A friend of mine was generous enough to give me a few pounds of bangus belly last weekend and I readily cooked two of the six large fillets a la pobre. Oh, what a meal, what a meal. Bangus a la pobre with its tangy, garlicky flavors never fail to hit my spot. But after eating the same dish three days in succession, I was understandably eager to prepare something new with my precious bounty. My subsequent web search on how to cook bangus belly brought me to the Sarangani Bay website and oh mighty Google, bless you for knowing the desires of my heart. This site is a goldmine of delicious fish and seafood meal ideas, I combed through their pages for a good hour literally salivating. I found tons of recipes I am excited to try but since I was left with a bag of green beans from the stir-fry I made a few days ago, I decided on gising gising with minced bangus as first up. Oh what a meal, what a meal. Creamy, spicy and heaped over fluffy rice, I heartily (and regretfully) ate more than I should.
- 1 pound bangus belly
- 2 tablespoons oil
- 1 onion, peeled and sliced thinly
- 3 cloves garlic, peeled and minced
- 1 thumb-size ginger, peeled and julienned
- 1 tablespoon sauteed shrimp paste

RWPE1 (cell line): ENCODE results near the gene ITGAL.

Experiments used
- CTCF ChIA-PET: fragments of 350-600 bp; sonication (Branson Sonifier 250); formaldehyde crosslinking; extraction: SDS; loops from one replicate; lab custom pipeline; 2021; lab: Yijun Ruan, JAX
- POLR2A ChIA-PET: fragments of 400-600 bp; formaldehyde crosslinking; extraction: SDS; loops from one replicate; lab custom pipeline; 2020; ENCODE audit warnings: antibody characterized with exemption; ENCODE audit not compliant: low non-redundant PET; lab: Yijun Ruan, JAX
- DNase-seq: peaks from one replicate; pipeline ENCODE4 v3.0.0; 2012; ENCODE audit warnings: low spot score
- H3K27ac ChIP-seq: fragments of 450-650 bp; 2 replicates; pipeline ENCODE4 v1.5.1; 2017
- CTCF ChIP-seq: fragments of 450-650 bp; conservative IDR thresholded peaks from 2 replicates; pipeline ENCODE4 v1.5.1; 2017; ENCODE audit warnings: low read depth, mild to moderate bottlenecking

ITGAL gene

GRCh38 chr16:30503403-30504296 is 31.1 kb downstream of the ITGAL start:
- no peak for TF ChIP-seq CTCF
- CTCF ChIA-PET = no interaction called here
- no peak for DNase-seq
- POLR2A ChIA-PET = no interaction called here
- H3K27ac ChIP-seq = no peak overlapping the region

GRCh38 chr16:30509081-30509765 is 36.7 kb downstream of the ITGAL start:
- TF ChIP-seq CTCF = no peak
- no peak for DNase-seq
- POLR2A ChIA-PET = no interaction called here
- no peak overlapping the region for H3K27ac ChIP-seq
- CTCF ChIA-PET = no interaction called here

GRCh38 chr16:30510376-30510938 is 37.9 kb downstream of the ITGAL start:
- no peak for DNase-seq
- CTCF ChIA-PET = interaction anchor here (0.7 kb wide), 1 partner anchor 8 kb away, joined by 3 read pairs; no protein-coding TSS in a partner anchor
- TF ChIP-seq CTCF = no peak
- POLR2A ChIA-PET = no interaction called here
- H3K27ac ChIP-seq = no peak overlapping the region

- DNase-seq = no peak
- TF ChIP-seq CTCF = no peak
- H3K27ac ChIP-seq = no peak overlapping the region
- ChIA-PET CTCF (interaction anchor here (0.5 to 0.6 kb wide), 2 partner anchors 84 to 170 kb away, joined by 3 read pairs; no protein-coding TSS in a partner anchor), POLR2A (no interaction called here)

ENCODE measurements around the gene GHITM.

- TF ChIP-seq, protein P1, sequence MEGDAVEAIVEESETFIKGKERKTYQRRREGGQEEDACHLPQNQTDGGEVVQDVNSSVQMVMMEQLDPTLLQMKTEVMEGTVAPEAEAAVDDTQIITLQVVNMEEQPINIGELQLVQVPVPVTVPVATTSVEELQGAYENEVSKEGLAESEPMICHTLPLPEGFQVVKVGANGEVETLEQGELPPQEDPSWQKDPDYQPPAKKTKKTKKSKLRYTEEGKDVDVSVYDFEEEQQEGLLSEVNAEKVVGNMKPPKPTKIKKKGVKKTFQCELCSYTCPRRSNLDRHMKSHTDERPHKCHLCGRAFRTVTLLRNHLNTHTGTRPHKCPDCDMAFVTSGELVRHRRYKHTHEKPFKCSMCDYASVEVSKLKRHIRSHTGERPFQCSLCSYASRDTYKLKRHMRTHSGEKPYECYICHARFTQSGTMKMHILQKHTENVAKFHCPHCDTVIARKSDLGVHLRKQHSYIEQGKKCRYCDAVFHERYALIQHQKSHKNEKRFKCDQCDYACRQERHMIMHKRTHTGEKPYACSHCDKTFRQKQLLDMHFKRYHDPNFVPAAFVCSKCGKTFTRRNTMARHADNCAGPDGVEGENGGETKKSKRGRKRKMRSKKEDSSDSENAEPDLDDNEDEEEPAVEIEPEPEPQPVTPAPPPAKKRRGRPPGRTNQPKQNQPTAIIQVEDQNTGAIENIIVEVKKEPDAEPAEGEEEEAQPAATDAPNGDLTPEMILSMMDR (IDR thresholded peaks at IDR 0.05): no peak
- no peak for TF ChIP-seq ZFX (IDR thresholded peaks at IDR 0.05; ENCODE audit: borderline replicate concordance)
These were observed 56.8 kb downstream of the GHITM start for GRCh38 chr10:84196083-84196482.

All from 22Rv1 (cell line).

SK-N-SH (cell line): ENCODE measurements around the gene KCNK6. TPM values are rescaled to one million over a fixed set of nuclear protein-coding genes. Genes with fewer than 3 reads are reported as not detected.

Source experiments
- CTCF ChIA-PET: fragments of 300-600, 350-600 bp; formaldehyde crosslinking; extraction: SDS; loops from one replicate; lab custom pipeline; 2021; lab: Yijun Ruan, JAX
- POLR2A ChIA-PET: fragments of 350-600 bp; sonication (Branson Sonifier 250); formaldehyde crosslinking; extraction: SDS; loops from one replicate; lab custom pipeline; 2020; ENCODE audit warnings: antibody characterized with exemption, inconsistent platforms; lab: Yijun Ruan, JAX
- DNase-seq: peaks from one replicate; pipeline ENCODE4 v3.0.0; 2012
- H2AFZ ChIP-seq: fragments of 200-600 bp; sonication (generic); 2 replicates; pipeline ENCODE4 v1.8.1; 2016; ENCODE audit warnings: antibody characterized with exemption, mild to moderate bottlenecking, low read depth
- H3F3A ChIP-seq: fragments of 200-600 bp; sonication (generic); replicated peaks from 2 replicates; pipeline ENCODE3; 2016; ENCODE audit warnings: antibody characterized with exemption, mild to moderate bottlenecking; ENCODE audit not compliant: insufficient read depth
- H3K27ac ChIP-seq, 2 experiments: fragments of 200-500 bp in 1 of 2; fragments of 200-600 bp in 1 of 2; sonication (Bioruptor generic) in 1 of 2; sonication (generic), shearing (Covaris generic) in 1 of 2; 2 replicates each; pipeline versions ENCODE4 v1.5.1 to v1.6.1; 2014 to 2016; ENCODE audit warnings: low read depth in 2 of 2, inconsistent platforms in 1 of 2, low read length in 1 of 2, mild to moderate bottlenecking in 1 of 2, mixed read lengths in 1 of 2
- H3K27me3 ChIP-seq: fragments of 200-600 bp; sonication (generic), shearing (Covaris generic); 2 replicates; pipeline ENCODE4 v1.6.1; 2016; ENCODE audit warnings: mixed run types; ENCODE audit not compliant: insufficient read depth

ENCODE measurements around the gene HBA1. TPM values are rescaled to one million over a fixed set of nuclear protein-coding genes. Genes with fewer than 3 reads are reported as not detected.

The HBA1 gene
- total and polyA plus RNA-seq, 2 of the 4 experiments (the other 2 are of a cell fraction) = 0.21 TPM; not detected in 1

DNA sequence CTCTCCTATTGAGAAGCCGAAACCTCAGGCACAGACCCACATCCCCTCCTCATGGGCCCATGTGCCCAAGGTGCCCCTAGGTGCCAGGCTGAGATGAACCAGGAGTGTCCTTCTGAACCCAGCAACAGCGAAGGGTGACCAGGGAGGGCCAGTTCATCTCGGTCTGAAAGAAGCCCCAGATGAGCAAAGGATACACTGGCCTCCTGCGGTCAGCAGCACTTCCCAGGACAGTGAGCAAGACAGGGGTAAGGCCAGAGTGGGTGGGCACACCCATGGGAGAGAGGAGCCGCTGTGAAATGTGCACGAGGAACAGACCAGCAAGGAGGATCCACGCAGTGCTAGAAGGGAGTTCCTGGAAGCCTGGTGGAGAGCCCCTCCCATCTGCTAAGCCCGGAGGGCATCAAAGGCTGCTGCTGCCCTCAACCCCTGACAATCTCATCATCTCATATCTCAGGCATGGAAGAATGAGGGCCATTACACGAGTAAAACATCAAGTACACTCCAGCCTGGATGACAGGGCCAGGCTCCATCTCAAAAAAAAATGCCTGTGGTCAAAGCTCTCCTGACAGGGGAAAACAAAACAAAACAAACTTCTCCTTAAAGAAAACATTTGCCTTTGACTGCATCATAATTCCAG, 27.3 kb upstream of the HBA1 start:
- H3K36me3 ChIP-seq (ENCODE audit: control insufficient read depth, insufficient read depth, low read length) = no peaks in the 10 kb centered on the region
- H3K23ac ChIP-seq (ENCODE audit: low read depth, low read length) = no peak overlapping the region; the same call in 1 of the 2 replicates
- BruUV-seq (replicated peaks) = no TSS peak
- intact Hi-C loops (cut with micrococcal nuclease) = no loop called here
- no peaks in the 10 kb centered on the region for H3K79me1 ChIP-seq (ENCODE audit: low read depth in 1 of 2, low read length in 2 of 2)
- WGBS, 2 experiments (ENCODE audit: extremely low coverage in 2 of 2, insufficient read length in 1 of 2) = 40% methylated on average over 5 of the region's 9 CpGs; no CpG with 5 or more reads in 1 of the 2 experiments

- 1 cup coconut cream
- 4 Thai chili peppers, stemmed and chopped
- 1 pound green beans, ends trimmed and sliced thinly
- salt and pepper to taste
- Using a sharp knife, gently remove the fish skin and discard. Chop the flesh, removing and discarding any stray bones.
- In a pan over medium heat, heat oil. Add onions, garlic, and ginger and cook until aromatic.
- Add shrimp paste and cook for about 1 minute.
- Add coconut cream and chili peppers and cook for about 1 to 2 minutes or until slightly thickened.
- Add fish and cook for about 2 to 3 minutes or until color changes.
- Add green beans and continue to cook until vegetables are tender yet crisp, fish is cooked through, and the sauce is reduced.
- Season with salt and pepper to taste. Serve hot.
“This website provides approximate nutrition information for convenience and as a courtesy only. Nutrition data is gathered primarily from the USDA Food Composition Database, whenever available, or otherwise other online calculators.”